As to what it is about red meat that's seems to confer risk? We don't know. Meta-analyses on saturated fat would suggest that ain't it, and that's good news for us butter lovers, but again, that doesn't change this study's findings.
All in all this is a strong study in that there's an incredible wealth of data along with tremendous confounder controls and considerations. We'll never have perfect studies regarding foods and risks because we'll never randomize folks to long term diets differing in single variables and so studies like this one - long term, huge numbers, confounder controlled, thoughtfully considered - are the best we're going to get, and while I'm sure there are variables some axe grinders will wish were included, or analyses they'd love to have seen, to me at least it seems they included all the big ticket issues, and some smaller ticket ones for good measure.
If there's criticism to be had it's in the study's reporting, where the distinction of eating red or processed meat daily is lost in the hype, and where the reporting leaves readers thinking they can never safely enjoy a burger, a steak or a hot dog.
That's certainly not what the study or its authors said. In fact one of the authors, Harvard's Frank Hu stated,
"A moderate consumption, for example one serving every other day, I think is fine."While the study's lead author An Pan told the LA Times whose headline ran, "All Red Meat is Bad For You" that he eats two servings of red meat a week.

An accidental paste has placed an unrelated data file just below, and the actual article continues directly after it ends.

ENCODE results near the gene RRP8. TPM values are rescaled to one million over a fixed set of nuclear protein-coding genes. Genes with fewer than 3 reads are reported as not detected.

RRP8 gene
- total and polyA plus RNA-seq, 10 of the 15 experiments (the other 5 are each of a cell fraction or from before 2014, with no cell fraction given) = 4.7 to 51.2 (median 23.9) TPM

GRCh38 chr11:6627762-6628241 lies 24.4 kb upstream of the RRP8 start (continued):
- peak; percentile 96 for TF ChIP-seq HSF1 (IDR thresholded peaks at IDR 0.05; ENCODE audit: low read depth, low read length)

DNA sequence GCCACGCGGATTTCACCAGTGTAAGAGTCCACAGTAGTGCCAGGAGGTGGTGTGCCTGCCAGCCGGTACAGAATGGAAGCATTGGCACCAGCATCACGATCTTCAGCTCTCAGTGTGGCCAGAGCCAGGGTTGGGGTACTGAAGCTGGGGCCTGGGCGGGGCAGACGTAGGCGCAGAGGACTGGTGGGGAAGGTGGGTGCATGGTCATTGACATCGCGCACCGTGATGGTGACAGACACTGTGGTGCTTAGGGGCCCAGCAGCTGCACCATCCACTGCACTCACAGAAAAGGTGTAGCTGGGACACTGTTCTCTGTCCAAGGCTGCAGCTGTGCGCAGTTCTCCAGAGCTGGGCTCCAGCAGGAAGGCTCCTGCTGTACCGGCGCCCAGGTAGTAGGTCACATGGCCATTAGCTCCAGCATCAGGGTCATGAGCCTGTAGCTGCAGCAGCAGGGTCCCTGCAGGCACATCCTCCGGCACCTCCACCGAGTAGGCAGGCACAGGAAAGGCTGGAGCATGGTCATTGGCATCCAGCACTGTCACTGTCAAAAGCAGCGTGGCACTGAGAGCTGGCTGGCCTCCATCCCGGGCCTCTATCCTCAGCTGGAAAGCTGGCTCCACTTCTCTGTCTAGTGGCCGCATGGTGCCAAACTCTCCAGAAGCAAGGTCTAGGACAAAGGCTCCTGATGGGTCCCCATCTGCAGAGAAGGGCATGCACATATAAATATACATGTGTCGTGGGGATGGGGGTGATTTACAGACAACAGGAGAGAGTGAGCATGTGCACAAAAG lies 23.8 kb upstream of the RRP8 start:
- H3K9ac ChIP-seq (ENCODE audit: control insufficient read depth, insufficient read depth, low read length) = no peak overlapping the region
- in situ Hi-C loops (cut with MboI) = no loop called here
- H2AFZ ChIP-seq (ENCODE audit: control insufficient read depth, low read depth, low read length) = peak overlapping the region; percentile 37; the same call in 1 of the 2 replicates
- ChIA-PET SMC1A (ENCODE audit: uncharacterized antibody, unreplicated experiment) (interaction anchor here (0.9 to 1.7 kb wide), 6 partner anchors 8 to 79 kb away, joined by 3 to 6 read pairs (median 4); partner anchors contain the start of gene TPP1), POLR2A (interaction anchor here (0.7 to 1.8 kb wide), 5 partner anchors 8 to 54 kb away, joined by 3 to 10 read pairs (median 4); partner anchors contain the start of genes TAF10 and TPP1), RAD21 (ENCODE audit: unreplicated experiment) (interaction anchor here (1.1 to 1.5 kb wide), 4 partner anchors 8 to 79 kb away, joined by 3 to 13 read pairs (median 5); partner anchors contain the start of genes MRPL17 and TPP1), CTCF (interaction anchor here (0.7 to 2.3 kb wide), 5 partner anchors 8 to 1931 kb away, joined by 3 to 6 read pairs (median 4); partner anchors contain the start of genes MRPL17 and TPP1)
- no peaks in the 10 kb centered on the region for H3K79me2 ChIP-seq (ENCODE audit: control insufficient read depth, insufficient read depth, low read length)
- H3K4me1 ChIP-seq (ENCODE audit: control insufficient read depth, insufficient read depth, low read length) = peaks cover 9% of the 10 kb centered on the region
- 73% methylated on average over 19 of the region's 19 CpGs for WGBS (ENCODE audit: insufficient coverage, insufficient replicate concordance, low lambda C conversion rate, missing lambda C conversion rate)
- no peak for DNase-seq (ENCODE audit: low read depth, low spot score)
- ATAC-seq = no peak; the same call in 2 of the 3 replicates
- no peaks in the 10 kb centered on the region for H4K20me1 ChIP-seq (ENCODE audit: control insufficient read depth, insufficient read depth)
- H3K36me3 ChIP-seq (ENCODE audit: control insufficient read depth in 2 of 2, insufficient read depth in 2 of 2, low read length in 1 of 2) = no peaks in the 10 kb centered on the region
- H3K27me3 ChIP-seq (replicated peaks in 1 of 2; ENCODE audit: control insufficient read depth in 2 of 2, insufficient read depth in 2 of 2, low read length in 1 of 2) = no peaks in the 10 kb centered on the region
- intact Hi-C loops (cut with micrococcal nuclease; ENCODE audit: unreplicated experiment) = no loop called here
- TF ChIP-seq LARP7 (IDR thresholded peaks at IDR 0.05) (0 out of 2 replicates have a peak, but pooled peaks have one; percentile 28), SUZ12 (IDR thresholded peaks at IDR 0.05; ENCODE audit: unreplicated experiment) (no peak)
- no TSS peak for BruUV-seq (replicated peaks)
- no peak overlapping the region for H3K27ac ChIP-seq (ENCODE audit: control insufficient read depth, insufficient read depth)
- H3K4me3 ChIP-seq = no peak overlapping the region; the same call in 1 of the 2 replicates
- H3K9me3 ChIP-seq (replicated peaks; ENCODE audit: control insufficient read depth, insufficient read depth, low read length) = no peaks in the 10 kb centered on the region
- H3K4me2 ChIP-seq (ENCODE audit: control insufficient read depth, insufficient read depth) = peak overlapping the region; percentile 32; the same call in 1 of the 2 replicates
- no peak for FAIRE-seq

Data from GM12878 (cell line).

And this isn't really news. Basically the study's take home message is that proteins come in both healthy and unhealthy packaging.
And that's where my Internet confusion comes in. Just as ridiculous as the all encompassing, "All Meat is Bad" chant that came from the mass media was the, "this study is terrible" chant of the Internet, a chant generally coming from those same people who will readily agree that there are less and more healthful carbohydrates (and fats). Seems to me a careful read of the paper would have perhaps toned down both the media's reporting and the Internet's rhetoric, whereas relying on press releases and newspaper reports, well that fuels misinformation, and apparently in this case, what comes off like frank anger.
I adore red meat. I also adore processed red meat. But ultimately this study just adds more weight to what the bulk of the literature has already concluded - processed and unprocessed red meats aren't my best protein choices and if consumed daily, carry risks, albeit absolutely small ones, that other protein sources seemingly don't.
Now maybe my read of the paper is off, and admittedly my stats days are long behind me so please feel free after actually reading the paper to weigh in if you think I've missed something, but for me, for now, yes, burgers are still on my menu this weekend (Mmmmmm, burgers), they're just not on it every day this week.
Pan, A., Sun, Q., Bernstein, A., Schulze, M., Manson, J., Stampfer, M., Willett, W., & Hu, F. (2012). Red Meat Consumption and Mortality: Results From 2 Prospective Cohort Studies Archives of Internal Medicine DOI: 10.1001/archinternmed.2011.2287